How to wax a new surfboard

Last updated on: March 19, 2022
How to wax a new surfboard

As a beginner, transferring from soft tops to a hard-top PU-surfboard will require some knowledge about surf wax. In this quick guide, we will teach you how to wax a new surfboard. This information will be helpful for beginners and a good refresher for more experienced surfers.

Epoxy and PU-surfboards have a hard and slippery surface compared to soft-tops, and that’s why surf wax is needed. The sticky and tacky surf wax creates the necessary grip to keep our feet planted on the surfboard.

Many surfers use a traction pad at the tail of the surfboard to provide extra grip for their back foot, and then they wax up the rest of the surfboard.

Clean your surfboard

First thing first, let’s clean the surfboard. Even though it’s a new board, we want to make sure that we get rid of any dust that might be on there. It will help the surf wax stick better. For this process, you can simply use some glass cleaner spray and a soft cloth.

Choose the right surf wax type

Next up, we need to pick the right wax type for the surfboard. There are several different surf wax types to choose from. Furthermore, we need to apply two kinds of wax – A basecoat and a topcoat.

The basecoat is a standard wax that makes a good and solid base. Your basecoat wax should be harder than your topcoat as it’s meant to be a primary layer that your topcoat can stick to. The basecoat will be a one-time application that can easily be freshened up with a new layer of topcoat when the board starts to lose its traction.

The topcoat wax is determined by the water temperature you are surfing in. The rule is simple, the warmer the water the harder the surf wax. In the box below, you can find the best wax type for your local surf spot.

Surf Wax TypeWater Temperature
Base CoatApplied in all temperatures
Cold 58°F & Below (14°C & Below)
Cool58°F - 68°F (14°C -20°C)
Warm 68°F - 75°F (20°C -24°C)
Tropical75°F & Above (24°C & Above)

Waxing your New Surfboard:

- 5 easy steps

Finally, we need to apply the surf wax. There are many ways to wax a surfboard for the first time. This is just an example of one of those:

  1. Apply a thin layer of base coat. Do not rub the wax hard, and do not force it. Keep the layer light and smooth.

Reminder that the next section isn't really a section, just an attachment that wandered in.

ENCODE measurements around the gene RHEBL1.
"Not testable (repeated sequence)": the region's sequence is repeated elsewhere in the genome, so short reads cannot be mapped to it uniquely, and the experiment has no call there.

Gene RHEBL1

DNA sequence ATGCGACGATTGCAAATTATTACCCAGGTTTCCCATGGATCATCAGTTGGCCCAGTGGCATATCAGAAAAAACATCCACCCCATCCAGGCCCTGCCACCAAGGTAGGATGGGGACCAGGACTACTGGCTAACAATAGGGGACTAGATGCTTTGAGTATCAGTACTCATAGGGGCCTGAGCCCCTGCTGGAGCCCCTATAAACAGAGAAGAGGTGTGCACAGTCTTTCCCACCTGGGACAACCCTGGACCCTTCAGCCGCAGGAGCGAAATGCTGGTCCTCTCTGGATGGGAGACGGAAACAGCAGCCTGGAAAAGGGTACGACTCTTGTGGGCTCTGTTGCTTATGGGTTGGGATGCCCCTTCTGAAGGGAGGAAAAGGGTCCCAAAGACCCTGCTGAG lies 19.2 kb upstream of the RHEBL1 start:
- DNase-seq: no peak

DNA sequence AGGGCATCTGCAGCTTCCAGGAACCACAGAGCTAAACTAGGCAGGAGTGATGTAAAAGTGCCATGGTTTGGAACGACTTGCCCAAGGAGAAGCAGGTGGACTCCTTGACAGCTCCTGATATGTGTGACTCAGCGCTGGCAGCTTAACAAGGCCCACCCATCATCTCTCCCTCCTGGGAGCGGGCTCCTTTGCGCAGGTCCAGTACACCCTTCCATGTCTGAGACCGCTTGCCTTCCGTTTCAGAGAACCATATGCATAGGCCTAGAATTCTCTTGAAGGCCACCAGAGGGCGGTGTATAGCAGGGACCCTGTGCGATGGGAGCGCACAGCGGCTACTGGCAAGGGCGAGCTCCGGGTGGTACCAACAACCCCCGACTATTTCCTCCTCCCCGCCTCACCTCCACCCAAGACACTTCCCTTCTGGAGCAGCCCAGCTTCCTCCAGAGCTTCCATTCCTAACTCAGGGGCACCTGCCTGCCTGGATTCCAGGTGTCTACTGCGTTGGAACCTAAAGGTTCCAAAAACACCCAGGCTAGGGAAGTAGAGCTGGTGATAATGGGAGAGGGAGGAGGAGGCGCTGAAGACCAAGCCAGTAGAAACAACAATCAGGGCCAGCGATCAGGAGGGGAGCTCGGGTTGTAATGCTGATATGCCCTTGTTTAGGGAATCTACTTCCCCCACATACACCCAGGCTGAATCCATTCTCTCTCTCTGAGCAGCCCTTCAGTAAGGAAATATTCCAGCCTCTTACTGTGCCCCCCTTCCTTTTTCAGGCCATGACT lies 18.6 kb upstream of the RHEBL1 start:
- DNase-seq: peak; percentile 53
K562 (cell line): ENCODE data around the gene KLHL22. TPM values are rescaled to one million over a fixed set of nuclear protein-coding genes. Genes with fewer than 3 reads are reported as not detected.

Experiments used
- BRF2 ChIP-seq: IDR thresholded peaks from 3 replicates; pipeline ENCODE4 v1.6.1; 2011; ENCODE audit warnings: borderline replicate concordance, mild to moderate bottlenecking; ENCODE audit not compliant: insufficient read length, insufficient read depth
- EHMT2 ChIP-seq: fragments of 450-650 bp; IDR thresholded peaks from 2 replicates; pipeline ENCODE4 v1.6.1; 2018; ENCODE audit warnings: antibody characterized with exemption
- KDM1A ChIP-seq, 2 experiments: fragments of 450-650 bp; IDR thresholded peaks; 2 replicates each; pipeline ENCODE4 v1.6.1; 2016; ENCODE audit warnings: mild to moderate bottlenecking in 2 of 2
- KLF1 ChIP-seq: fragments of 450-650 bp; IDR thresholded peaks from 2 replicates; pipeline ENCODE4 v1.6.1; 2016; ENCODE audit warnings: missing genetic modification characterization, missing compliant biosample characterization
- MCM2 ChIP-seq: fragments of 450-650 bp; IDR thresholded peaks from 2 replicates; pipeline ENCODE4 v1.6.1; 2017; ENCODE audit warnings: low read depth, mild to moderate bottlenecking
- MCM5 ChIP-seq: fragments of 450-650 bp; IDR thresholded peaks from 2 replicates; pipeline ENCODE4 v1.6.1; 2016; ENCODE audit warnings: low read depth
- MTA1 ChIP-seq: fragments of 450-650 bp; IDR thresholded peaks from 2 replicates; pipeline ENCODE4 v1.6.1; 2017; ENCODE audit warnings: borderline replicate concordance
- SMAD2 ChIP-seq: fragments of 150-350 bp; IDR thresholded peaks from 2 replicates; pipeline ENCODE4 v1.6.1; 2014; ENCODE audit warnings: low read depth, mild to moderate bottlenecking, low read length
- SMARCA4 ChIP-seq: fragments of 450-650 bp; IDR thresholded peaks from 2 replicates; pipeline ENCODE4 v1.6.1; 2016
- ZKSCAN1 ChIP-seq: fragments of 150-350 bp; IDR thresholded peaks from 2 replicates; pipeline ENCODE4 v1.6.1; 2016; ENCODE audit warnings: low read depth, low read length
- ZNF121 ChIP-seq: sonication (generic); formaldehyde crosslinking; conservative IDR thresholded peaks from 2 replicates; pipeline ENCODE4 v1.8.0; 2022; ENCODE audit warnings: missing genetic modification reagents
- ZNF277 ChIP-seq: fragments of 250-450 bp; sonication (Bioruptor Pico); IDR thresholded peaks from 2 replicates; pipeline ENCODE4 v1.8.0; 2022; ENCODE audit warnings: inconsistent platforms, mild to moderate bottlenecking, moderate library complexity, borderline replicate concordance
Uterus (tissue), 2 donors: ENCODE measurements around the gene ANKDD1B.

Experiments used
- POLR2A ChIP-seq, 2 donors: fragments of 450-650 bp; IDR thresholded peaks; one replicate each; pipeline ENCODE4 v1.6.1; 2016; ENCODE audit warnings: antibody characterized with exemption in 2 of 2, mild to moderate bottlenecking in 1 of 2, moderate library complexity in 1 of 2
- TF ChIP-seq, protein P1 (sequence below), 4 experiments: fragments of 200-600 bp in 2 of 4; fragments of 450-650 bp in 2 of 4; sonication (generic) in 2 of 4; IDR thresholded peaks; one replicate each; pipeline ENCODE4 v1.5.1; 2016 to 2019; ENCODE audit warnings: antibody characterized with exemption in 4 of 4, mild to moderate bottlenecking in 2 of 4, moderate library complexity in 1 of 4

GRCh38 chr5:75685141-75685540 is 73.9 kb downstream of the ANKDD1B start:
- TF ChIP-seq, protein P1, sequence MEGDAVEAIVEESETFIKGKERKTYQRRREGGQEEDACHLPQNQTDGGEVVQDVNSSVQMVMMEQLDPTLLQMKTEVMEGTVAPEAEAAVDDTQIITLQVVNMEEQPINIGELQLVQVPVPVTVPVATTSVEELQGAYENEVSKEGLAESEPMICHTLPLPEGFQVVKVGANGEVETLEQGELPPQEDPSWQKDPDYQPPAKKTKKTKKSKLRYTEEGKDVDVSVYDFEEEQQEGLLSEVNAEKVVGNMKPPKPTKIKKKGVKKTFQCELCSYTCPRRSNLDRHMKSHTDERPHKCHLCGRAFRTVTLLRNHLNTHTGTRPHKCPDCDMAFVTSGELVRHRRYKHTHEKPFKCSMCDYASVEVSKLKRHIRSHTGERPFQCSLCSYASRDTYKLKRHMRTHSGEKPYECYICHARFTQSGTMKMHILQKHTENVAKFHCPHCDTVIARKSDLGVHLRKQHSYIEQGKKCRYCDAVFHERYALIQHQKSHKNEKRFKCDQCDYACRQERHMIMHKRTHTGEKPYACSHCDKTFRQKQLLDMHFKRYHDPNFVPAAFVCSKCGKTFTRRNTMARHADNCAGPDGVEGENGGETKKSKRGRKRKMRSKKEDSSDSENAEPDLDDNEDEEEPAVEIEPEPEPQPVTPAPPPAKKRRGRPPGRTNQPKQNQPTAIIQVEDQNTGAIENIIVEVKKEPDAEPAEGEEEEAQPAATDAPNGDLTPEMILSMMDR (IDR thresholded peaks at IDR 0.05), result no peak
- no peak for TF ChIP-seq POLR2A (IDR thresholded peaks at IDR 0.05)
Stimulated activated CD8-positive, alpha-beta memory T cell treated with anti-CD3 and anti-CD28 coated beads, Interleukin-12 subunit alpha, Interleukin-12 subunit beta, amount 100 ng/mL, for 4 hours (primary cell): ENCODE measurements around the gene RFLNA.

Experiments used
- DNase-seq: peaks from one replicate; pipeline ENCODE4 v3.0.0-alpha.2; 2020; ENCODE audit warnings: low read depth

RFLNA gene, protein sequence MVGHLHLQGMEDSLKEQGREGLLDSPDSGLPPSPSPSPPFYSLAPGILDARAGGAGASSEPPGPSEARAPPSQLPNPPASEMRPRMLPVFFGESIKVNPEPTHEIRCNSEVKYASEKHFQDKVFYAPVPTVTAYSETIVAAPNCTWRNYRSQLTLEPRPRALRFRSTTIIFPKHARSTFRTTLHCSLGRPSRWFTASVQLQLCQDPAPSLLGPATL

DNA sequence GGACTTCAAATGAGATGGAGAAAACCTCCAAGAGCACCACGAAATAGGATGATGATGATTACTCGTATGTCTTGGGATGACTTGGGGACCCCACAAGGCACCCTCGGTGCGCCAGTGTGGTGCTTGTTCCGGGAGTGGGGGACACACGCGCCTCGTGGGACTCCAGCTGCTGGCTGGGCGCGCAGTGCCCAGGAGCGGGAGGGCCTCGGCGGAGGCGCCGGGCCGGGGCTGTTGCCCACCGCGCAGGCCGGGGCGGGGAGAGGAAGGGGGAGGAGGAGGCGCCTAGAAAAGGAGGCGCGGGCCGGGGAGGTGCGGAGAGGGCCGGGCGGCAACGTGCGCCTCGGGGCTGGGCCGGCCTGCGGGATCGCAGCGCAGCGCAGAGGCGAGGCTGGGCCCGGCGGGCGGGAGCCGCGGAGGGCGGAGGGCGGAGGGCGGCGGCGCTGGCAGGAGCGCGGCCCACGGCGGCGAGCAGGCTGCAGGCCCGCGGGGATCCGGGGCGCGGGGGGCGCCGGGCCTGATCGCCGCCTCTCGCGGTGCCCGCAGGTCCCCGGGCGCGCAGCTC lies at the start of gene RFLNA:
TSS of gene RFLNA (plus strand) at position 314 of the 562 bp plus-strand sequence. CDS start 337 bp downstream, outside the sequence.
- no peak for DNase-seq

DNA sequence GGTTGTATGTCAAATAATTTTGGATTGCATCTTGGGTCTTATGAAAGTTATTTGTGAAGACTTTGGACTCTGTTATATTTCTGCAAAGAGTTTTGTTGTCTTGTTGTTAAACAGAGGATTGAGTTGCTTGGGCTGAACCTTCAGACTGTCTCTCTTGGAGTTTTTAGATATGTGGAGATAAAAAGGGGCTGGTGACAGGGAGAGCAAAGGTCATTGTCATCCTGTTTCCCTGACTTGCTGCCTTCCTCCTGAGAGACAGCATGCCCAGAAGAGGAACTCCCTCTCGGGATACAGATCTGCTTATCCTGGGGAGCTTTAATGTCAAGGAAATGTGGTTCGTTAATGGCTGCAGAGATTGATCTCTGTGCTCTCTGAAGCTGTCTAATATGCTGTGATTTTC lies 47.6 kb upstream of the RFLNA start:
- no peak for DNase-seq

2. Grab your bar of top coat surf wax and start from your board’s bottom area, typically just above your tail pad. Make a wax line with an edge from your rail to your stringer at a 45-degree angle going up. Do this all the way up from your one rail before repeating the process from your other rail. 

  3. Once this is done, repeat the same process. This time make the line from your rail to the stringer going down at 45 degrees. These lines will criss-cross over the first set of lines making a grid pattern. 

  4. Always remember to wax lightly. If you are a keen surfer, you will wax your board so many times, and more and more wax will go onto the deck of your board, so no need to rush it. 

  5. Once you have the grid pattern, use the edge of your surfboard wax and make a few tiny circles within the grid pattern. These will make humps for you, and you’re ready to go.

Surfboard waxing tips:

1. Create wax bumps

After applying your topcoat layer, your board should have sufficient raised bumps. If this is not the case, your surf wax hasn’t been applied properly.

2. Don’t Press Too Hard

When applying your surf wax it’s important to use the right pressure. Pressing too hard can lead to over-application, while a too soft pressure doesn’t allow you to form a strong foundation.

We recommend using medium pressure on your board when applying the surf wax.

3. Only apply wax where it's needed

You only need to apply surf wax in the area where your feet are. It means that the top portion of the surfboard does not necessarily need to be waxed entirely.
However, on longboards where you change your surf stance, it can be necessary to wax your board all the way to the nose. The same applies on a shortboard if you are doing a lot of aerial maneuvers, where you need to stick the landing.

4. Apply the right amount

Excessive use of surf wax can actually make your surfboard more slippery, so it’s important to know how much surf wax you need. 

A useful rule of thumb is:

  •  About half a bar for a shortboard under 7.
  •  About 3/4 of a bar for a surfboard in the min-mal range (between 7 and 9 foot).
  • At least a whole surf wax bar for a longboard over 9 foot.

5. How often should you apply new surf wax?

We recommend that you remove all surf wax from your board every two-three months. You will start to feel when the surfboard is losing its grip. Make sure you know how to remove old surfboard wax. 

In terms of topcoats, apply a new thin layer before every surf session to “freshen up” your board and keep the necessary traction.

6. Be aware of temperature changes

As we learned, the temperature affects the surf wax. Be aware of temperature changes in the water, and make sure to adjust your topcoat layer accordingly.

7. No need to wax a foamie

Foam surfboards don’t require wax since they have a soft top. However, some surfers do wax their foam surfboard with a thin layer of topcoat, because they prefer the familiar feeling and want to add a bit of extra grip.

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